Social responsibility for senior welfare

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Social responsibility for senior welfare

The 2002 film “Public Enemy” begins with a brutal murder. A man kills his own parents when they decide to donate their fortune to the community. When he could not inherit his parents’ money, he turned into a public enemy.

Last year, television drama “What Happened to My Family” had over 40 percent viewership. Cha Soon-bong raised a lawsuit against his three children when they didn’t visit him in the hospital and only wanted to inherit the building he owns. He took his children to court to get back the money he had spent on his children since they were 20.

These dramatic events are no longer found only in movies and TV shows. Lawsuits over lack of filial piety have increased from 135 cases in 2004 to 262 in 2014, doubling in 10 years.

The New Politics Alliance for Democracy is preparing a bill that allows parents to retrieve assets transferred to their children when the children don’t fulfill the duty of supporting the parents. The Ministry of Justice is also preparing a revision on the civil law. The JoongAng Ilbo reported the story on Aug. 31, and many readers welcomed the change, saying things such as:

“When you get inheritance, you must support the parents.” “There has to be legal protection for aging parents.” “In China, children support their parents for life because they lose the right on inheritance. A similar law should be introduced in Korea.”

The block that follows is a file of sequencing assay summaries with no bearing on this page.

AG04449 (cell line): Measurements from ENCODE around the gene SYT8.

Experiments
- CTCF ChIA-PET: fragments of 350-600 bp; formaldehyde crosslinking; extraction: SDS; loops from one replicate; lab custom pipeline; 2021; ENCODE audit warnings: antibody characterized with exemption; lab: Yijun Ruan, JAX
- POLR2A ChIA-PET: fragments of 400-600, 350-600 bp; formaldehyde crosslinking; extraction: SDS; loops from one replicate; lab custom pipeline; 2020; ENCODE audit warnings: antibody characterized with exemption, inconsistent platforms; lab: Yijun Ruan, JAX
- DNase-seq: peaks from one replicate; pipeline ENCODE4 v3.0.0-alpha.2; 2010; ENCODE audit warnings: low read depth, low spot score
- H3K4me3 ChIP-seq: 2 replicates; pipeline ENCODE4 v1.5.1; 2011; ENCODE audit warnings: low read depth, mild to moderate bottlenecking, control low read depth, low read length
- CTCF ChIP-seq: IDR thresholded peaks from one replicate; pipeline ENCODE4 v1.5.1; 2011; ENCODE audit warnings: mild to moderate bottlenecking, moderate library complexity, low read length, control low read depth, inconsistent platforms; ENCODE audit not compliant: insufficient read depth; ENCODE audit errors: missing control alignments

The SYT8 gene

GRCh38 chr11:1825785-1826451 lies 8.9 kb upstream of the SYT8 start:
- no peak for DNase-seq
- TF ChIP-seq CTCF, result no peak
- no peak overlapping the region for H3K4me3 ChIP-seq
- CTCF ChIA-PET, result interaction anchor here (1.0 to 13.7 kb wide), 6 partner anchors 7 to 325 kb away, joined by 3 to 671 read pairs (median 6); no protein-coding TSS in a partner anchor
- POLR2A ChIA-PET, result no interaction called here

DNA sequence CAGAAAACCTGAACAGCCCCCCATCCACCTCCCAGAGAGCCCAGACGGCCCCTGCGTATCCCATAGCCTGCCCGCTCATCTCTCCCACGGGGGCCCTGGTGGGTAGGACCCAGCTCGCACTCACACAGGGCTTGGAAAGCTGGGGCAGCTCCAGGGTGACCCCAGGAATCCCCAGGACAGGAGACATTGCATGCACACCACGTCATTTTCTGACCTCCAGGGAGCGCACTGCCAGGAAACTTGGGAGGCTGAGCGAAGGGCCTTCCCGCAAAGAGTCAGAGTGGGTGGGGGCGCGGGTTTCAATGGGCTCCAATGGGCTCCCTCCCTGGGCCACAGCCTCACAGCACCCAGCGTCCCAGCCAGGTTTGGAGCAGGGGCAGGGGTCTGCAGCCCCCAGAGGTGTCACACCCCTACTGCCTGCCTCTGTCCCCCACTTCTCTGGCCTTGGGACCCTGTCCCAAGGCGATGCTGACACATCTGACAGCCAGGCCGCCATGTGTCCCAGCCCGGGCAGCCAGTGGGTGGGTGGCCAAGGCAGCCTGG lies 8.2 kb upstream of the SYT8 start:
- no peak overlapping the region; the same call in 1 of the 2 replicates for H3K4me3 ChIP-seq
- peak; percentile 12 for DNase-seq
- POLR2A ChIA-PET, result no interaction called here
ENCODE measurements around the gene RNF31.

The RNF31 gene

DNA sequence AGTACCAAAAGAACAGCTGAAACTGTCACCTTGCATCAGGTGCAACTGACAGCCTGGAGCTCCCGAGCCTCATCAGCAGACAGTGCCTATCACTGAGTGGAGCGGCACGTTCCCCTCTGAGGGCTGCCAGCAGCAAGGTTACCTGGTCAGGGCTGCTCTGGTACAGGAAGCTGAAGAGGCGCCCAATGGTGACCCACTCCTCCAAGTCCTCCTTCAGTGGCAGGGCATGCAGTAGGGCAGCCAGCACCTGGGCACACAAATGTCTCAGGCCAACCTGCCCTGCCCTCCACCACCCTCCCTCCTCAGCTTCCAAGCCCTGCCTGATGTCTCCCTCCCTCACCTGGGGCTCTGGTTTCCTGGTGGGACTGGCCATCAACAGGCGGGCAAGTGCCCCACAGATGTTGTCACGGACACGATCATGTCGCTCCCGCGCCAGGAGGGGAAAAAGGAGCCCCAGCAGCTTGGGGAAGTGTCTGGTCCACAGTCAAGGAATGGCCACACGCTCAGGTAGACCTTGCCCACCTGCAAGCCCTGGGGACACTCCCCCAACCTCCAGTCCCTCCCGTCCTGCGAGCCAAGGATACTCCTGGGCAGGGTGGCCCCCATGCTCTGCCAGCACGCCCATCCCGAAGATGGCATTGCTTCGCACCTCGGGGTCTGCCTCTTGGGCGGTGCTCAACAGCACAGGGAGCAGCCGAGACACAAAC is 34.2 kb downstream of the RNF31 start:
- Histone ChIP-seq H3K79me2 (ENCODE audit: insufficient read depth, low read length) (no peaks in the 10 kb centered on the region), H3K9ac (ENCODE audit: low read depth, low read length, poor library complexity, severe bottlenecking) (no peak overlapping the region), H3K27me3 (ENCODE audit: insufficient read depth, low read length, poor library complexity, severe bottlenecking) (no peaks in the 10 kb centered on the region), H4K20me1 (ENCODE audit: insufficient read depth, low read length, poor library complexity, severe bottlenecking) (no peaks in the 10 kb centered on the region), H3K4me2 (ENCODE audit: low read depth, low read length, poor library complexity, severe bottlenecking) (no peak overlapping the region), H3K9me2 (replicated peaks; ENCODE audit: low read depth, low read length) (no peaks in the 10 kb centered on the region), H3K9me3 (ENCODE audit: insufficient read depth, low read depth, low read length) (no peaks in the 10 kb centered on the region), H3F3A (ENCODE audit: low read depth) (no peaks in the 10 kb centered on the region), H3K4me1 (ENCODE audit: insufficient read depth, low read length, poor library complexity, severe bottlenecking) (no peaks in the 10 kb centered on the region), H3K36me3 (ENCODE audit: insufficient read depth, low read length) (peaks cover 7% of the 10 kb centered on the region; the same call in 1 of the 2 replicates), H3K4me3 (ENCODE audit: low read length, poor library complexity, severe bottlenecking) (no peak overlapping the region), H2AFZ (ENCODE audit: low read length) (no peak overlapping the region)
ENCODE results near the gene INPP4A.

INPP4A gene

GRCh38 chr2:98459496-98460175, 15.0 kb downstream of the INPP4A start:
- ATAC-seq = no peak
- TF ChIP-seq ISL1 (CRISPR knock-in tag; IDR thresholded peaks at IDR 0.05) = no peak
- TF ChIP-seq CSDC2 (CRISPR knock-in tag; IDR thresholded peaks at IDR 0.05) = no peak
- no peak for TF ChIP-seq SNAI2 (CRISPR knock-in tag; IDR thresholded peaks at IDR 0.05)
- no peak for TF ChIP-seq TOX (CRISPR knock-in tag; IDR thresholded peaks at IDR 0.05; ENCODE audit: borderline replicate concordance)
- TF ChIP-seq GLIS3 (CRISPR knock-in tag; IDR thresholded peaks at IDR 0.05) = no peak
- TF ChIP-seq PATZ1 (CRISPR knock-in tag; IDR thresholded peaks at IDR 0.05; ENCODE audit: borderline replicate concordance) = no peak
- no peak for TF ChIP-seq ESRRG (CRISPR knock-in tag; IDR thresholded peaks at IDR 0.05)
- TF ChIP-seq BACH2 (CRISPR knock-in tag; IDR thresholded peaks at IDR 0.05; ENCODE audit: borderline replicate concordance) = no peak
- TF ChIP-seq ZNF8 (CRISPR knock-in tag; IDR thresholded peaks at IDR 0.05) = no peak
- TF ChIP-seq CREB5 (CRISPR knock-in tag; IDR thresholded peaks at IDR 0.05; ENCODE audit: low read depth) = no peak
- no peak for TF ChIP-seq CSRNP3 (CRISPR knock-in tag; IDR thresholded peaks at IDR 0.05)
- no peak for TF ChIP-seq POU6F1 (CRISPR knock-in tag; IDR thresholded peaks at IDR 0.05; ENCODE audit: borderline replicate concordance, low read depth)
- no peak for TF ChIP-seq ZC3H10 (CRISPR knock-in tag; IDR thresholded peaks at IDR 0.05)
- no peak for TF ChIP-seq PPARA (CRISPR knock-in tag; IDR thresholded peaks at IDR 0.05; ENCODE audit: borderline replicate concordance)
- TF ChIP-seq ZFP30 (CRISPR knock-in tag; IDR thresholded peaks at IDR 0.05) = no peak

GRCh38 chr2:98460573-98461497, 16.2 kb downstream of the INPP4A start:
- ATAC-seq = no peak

Filial piety, a tradition and virtue of Eastern society, is being discussed publicly. Opponents say that a legal approach is inappropriate, and others worry that renunciation of inheritance would make children free from the duty of supporting their parents.

It leaves bitter feelings to see the controversy and the need to define filial piety by law. However, supporting old parents cannot become a duty given solely to families. Extended families have fallen by the wayside, and nuclear families are far more common. With life expectancy increasing, many children find supporting aging parents burdensome. We need to seriously think about the social responsibility for senior welfare.

I want to ask politicians not to take the votes of senior citizens into account in the next general election when discussing the filial piety bill. Once a law is changed, it is not easy to change or revise it. So legislation needs to be based on thorough discussions of the pros and cons.

No one remains young forever, and we all grow old. It is my own problem, and a problem for all of us, and it is too important to approach with political intentions.

The author is a political and international news reporter of the JoongAng Ilbo.

JoongAng Ilbo, Sept. 2, Page 33


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